Hubs MUST allow subscribers to re-request subscriptions that are already activated. Each subsequent request to a hub to subscribe or unsubscribe MUST override the previous subscription state for a specific topic URL and callback URL combination once the action is verified. Any failures to confirm the subscription action MUST leave the subscription state unchanged. This is required so subscribers can renew their subscriptions before the lease seconds period is over without any interruption.



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5.1.1.  Subscription Parameter Details

The topic and callback URLs MAY use HTTP (Fielding, R., Gettys, J., Mogul, J., Frystyk, H., Masinter, L., Leach, P., and T. Berners-Lee, “Hypertext Transfer Protocol -- HTTP/1.1,” .) [RFC2616] or HTTPS (Rescorla, E., “HTTP Over TLS,” May 2000.) [RFC2818] schemes. The topic URL MUST be the one advertised by the publisher in a Self Link Header during the discovery phase. (See Section 4 (Discovery)). Hubs MAY refuse subscriptions if the topic URL does not correspond to the one advertised by the publisher. The topic URL can otherwise be free-form following the URI spec (Berners-Lee, T., “Uniform Resource Identifiers (URI): Generic Syntax,” .) [RFC3986]. Hubs MUST always decode non-reserved characters for these URL parameters; see section 2.4 on "When to Encode or Decode" in the URI spec (Berners-Lee, T., “Uniform Resource Identifiers (URI): Generic Syntax,” .) [RFC3986].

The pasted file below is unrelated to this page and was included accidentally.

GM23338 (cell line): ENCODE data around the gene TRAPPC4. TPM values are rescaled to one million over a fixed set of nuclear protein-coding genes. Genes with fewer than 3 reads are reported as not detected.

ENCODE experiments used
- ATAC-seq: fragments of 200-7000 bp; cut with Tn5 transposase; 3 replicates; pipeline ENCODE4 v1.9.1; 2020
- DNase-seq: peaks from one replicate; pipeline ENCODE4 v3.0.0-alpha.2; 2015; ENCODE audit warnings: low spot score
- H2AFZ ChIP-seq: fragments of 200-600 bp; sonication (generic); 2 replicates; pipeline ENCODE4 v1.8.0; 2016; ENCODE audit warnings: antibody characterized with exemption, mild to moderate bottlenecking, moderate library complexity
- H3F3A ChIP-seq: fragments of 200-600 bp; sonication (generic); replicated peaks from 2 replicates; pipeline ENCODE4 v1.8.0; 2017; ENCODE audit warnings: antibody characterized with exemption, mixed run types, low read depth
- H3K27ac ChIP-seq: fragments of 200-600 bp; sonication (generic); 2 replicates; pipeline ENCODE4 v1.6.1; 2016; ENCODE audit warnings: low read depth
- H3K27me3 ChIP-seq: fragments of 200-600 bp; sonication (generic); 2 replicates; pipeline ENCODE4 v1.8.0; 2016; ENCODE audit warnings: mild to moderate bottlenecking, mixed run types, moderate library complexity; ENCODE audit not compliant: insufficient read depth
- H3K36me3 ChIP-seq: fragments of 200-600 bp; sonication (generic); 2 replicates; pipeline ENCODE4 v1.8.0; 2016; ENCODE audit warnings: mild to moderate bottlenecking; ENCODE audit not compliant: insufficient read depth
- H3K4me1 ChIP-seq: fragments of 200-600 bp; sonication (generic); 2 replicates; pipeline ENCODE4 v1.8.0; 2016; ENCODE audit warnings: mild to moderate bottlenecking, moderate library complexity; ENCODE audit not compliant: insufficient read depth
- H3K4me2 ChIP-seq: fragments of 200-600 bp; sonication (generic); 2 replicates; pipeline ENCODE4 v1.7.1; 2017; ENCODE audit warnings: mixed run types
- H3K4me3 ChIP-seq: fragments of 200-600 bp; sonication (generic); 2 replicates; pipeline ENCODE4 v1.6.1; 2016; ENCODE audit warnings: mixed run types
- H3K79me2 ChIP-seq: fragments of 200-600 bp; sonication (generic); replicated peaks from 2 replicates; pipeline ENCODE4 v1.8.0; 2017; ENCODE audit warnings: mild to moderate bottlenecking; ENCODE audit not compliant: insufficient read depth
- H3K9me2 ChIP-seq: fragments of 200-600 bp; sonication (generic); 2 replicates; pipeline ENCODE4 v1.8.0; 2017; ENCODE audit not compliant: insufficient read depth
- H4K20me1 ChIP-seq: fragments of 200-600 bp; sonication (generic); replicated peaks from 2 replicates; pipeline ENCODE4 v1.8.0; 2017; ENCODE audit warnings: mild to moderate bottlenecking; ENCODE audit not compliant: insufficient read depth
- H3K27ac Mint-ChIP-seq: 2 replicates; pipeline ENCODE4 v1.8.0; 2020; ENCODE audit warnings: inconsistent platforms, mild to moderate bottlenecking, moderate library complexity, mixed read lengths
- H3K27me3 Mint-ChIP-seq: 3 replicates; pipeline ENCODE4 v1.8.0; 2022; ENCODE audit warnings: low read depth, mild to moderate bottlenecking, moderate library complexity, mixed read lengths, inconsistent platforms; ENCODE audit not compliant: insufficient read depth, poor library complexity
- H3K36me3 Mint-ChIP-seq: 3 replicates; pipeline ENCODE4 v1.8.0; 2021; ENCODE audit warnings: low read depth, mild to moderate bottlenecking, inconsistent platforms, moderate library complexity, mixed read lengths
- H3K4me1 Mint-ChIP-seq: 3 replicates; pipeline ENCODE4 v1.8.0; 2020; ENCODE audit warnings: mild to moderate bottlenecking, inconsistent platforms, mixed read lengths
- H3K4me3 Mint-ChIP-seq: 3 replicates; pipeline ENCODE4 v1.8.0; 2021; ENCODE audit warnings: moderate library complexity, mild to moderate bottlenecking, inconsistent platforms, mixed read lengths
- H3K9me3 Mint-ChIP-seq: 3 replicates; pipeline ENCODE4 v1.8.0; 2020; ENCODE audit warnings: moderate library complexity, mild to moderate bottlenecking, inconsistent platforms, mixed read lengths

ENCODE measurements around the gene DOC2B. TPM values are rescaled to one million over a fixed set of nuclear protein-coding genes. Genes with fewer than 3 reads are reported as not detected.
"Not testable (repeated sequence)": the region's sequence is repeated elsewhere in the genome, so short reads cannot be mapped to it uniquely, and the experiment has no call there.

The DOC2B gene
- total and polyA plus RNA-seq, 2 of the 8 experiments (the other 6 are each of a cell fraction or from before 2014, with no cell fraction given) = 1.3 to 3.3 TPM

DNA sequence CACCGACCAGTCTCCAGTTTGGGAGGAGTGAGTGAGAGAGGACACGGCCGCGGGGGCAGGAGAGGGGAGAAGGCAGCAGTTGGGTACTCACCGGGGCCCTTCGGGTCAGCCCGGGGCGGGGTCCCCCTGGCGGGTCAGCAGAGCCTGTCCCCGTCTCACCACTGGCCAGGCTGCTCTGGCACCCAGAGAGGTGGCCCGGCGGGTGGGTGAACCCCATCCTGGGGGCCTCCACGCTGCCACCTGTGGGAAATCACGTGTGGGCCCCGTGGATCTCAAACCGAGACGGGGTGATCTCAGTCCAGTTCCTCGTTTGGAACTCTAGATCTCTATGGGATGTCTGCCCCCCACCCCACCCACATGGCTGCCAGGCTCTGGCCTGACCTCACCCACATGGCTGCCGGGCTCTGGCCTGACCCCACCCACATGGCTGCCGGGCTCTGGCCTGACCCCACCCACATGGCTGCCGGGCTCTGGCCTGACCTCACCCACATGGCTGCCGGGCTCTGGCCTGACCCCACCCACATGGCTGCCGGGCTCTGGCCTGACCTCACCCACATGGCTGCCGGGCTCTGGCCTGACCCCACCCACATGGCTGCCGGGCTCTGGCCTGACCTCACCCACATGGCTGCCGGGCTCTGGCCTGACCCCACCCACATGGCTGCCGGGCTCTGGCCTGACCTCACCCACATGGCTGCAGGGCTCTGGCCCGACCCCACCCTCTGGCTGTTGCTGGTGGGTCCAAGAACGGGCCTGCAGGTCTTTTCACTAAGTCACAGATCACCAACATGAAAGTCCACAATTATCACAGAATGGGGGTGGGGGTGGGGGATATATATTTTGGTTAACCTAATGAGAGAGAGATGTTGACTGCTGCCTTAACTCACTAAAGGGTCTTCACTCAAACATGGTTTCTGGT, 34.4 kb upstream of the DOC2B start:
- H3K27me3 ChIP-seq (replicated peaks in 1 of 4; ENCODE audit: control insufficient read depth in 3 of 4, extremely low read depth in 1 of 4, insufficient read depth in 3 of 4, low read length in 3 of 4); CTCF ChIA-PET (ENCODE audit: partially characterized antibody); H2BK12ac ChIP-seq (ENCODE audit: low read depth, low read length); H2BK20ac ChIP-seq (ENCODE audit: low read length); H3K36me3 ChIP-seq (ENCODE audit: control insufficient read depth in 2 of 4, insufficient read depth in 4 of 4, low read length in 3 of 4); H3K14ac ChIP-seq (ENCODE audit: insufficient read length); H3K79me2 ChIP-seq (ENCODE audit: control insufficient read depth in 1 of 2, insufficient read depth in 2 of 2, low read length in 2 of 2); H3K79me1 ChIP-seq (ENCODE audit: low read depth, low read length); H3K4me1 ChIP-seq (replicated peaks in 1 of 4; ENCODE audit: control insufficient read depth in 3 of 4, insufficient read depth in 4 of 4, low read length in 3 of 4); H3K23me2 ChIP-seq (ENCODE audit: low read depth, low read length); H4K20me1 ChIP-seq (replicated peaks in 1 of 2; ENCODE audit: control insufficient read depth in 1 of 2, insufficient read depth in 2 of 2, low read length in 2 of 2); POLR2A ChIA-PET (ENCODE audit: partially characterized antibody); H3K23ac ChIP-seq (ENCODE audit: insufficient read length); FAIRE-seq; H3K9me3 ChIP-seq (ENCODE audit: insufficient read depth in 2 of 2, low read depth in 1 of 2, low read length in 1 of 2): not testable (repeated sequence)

The callback URL MAY contain arbitrary query string parameters (e.g., ?foo=bar&red=fish). Hubs MUST preserve the query string during subscription verification by appending new parameters to the end of the list using the & (ampersand) character to join. Existing parameters with names that overlap with those used by verification requests will not be overwritten. For event notification, the callback URL will be POSTed to including any query-string parameters in the URL portion of the request, not as POST body parameters.



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5.1.2.  Subscription Response Details

The hub MUST respond to a subscription request with an HTTP (Fielding, R., Gettys, J., Mogul, J., Frystyk, H., Masinter, L., Leach, P., and T. Berners-Lee, “Hypertext Transfer Protocol -- HTTP/1.1,” .) [RFC2616] 202 "Accepted" response to indicate that the request was received and will now be verified (Section 5.3 (Hub Verifies Intent of the Subscriber)) and validated (Section 5.2 (Subscription Validation)) by the hub. The hub SHOULD perform the verification and validation of intent as soon as possible.

If a hub finds any errors in the subscription request, an appropriate HTTP (Fielding, R., Gettys, J., Mogul, J., Frystyk, H., Masinter, L., Leach, P., and T. Berners-Lee, “Hypertext Transfer Protocol -- HTTP/1.1,” .) [RFC2616] error response code (4xx or 5xx) MUST be returned. In the event of an error, hubs SHOULD return a description of the error in the response body as plain text. Hubs MAY decide to reject some callback URLs or topic URLs based on their own policies (e.g., domain authorization, topic URL port numbers).



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5.2.  Subscription Validation